Right-of-way

Earlier this year Flower Mound officials were vocal in their opposition to legislation that limits the amount a utility company has to pay a municipality for use of public right-of-way.

Nearly 50 municipalities feel the same way.

A group of at least 46 municipalities in Texas have joined in a lawsuit against the state claiming two bills that were passed at the Legislative Session this year and signed into law are unconstitutional.

McAllen is the lead city in the lawsuit. Other municipalities involved include Highland Village, Coppell, Plano, Dallas, Irving and McKinney.

Senate Bill (SB) 1152, authored by Sen. Kelly Hancock (R-North Richland Hills), limits the franchise fees that telecommunications companies pay municipalities when they put lines in their right-of-way. Before the law went into effect Sept. 1, the utility companies were required to pay separate fees for phone and cable even if the line carries both services. SB 1152 eliminates the least-expensive cost.  

SB 1004, also authored by Hancock and passed in 2017, caps a city’s right-of-way rental fee for cellular nodes at $250 per cell node. Its financial impact is unknown since the technology is so new.

The lawsuit states the laws essentially direct municipalities to give private corporations “free or far-below-market-value use of municipal rights-of-way.” It states this will result in “an unconstitutional gift of public property with an annual value exceeding $100 million.”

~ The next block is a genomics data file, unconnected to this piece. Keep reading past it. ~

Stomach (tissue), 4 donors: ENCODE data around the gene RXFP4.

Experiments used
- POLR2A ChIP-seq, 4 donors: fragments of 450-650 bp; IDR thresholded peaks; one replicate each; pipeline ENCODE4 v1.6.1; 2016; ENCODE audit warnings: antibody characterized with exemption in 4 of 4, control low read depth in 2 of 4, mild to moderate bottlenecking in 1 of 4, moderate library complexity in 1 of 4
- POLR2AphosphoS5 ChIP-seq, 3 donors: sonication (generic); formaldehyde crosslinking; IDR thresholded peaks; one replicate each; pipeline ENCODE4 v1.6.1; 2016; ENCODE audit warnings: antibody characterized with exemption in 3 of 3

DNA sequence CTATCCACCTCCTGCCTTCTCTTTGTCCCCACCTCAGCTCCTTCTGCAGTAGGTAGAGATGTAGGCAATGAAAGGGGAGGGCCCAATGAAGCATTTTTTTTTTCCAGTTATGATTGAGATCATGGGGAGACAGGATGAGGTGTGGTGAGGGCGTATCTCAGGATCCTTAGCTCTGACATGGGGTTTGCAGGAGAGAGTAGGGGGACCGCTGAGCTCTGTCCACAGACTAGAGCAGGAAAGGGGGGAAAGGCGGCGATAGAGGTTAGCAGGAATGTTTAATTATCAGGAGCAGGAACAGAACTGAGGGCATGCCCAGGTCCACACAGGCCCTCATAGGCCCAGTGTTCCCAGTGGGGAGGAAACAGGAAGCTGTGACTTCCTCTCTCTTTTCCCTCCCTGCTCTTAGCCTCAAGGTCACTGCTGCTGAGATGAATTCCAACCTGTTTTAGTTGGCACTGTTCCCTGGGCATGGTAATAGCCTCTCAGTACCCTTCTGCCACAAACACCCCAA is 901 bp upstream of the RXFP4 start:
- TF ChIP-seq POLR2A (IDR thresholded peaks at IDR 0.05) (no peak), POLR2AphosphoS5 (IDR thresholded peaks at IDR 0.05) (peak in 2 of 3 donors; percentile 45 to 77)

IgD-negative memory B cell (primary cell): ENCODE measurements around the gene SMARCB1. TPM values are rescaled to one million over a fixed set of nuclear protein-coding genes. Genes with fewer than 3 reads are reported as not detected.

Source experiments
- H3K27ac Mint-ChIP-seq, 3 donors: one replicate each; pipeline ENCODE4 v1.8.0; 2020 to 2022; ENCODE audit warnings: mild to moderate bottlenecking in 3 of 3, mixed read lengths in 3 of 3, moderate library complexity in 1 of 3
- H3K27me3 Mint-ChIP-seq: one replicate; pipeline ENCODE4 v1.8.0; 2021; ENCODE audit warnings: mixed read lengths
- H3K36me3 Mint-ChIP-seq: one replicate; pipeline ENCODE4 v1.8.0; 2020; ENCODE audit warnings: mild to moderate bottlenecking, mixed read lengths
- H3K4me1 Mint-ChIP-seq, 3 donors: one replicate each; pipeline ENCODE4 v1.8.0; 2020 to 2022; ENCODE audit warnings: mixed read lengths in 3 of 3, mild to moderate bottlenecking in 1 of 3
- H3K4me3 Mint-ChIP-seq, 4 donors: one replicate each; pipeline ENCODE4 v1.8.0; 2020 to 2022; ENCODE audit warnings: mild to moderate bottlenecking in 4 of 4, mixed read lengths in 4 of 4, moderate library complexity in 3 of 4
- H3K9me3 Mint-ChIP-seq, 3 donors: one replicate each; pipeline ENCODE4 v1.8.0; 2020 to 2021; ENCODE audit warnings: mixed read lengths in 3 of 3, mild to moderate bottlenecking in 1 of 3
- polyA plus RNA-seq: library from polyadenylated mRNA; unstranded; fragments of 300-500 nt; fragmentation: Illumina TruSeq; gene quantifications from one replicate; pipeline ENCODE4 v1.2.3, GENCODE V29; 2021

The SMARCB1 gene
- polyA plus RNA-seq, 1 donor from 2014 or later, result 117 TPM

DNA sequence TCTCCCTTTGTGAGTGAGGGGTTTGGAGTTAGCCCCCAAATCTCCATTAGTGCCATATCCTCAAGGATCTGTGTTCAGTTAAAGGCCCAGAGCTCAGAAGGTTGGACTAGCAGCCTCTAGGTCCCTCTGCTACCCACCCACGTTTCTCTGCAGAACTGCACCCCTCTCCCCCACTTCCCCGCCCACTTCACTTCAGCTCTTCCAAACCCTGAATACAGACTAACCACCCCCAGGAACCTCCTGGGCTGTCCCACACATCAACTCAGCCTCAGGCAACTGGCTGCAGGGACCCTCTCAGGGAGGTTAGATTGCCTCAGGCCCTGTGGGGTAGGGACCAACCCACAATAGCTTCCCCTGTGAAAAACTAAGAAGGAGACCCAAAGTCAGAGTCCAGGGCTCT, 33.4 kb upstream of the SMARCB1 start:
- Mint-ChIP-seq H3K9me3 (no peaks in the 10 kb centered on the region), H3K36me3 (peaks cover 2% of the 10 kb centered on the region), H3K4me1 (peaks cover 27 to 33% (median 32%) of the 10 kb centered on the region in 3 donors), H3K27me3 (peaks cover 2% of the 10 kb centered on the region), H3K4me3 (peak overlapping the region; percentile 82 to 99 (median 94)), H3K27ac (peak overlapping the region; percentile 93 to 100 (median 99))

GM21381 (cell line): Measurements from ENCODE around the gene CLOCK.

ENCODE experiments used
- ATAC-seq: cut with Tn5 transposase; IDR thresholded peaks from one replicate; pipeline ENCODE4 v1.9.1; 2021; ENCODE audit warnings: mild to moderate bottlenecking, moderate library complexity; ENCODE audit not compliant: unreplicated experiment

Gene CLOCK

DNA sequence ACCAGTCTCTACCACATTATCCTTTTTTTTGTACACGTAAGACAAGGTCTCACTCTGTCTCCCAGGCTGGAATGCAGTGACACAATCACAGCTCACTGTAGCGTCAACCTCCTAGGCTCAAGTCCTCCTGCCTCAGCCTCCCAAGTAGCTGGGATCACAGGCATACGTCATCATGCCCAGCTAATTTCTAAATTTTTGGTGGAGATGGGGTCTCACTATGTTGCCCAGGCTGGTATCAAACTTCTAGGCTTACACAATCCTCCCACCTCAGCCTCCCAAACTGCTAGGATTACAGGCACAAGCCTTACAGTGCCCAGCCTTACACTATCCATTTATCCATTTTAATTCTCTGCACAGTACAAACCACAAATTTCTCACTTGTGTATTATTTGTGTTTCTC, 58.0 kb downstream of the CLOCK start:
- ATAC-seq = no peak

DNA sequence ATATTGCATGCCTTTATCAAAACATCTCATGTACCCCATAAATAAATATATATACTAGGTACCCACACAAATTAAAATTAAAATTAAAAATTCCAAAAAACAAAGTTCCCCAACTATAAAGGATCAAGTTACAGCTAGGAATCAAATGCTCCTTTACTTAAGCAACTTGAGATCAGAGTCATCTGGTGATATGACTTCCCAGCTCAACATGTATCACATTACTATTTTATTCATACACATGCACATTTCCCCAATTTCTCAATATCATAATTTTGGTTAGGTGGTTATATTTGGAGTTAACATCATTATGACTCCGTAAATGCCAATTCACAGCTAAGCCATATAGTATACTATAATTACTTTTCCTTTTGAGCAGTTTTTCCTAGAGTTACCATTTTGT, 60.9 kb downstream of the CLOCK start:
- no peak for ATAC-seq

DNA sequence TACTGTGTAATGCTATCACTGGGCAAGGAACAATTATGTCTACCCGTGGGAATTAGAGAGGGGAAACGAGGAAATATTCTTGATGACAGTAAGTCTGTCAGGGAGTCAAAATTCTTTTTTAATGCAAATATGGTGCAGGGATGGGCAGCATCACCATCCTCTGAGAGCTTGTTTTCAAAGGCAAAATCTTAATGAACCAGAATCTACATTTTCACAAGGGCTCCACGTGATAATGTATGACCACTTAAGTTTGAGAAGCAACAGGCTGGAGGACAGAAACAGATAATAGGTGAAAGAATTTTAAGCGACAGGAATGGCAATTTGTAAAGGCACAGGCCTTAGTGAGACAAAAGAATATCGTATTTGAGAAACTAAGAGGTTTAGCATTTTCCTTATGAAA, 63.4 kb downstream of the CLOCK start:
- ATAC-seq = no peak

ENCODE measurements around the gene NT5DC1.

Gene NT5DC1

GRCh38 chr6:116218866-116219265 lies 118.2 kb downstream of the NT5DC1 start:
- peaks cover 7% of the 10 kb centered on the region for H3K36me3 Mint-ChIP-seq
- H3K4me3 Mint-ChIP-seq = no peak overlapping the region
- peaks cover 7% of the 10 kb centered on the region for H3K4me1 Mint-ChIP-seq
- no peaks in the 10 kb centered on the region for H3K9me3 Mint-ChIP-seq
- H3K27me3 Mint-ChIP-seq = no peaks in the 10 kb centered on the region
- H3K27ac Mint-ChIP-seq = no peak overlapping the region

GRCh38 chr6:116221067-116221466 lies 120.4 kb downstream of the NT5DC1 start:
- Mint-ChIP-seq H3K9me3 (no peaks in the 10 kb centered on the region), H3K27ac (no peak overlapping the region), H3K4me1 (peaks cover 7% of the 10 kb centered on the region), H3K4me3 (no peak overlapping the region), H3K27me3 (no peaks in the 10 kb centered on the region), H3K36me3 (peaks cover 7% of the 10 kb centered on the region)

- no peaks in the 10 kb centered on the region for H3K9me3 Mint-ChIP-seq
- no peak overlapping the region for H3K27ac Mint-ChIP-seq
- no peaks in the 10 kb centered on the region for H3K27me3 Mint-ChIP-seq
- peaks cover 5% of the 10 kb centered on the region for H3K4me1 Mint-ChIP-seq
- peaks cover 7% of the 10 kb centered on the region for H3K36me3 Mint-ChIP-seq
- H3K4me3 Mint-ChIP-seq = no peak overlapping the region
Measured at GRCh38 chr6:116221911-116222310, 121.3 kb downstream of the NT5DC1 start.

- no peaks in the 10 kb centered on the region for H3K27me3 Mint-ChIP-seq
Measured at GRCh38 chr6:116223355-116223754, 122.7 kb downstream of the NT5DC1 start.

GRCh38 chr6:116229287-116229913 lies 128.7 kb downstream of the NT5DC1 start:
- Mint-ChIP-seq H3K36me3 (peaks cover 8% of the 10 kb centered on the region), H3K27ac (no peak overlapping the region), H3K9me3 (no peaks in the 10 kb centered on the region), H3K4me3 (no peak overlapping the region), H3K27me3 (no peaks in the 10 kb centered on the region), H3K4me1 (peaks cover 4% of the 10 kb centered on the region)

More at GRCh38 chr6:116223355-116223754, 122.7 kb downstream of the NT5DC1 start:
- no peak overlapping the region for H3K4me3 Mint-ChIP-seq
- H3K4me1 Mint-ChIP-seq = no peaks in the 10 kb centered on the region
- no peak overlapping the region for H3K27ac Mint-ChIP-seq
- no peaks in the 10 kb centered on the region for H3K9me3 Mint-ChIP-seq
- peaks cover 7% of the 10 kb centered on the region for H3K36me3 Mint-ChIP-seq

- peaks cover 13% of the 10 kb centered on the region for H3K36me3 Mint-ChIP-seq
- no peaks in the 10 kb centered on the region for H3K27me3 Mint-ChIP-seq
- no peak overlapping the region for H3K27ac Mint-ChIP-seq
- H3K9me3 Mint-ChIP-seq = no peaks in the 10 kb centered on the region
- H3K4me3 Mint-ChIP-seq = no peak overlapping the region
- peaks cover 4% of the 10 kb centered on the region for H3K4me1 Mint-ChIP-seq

While the original petition was filed in 2017 to challenge SB 1004, Flower Mound joined in July after the passage of SB 1152.

Flower Mound Town Manager Jimmy Stathatos on Monday repeated the town's position from the spring that SB 1152 is bad for local municipalities and that it “allows a private company to use public land for free and not have to pay for (both) phone and cable services.”

Specific to Flower Mound, he said SB 1152 is expected to cost the town $170,000 a year in lost revenue.

“And that would go up every year,” Stathatos said.

In addition, Stathatos said, residents aren't likely to benefit from these bills.

“There's nothing that requires the savings to be paid to the residents,” Stathatos said. “It's corporate welfare.”

Lawmakers said there is a need for these bills. While Hancock’s office said he won’t comment on pending litigation, he explained the benefit of SB 1152 and SB 1004.

"Texas is a global economic leader, and staying that way means looking ahead and adapting to the infrastructure of the future,” Hancock said. “That includes deploying innovative wireless technology and reliable 5G networks, as addressed in SB 1004, and acknowledging the simple fact that government shouldn't be charging two, duplicative "line fees" – a cost that, frankly, gets passed on to consumers – when technology developments have eliminated the need for a second hard-wired line, as addressed by SB 1152."

Stathatos said the town opposed SB 1004 but decided to join the lawsuit once SB 1152 passed, too.

“We think SB 1152 is unconstitutional,” Stathatos said. “This is clearly a private company using public property for free. We feel like we will prevail and that the law will be struck down.”

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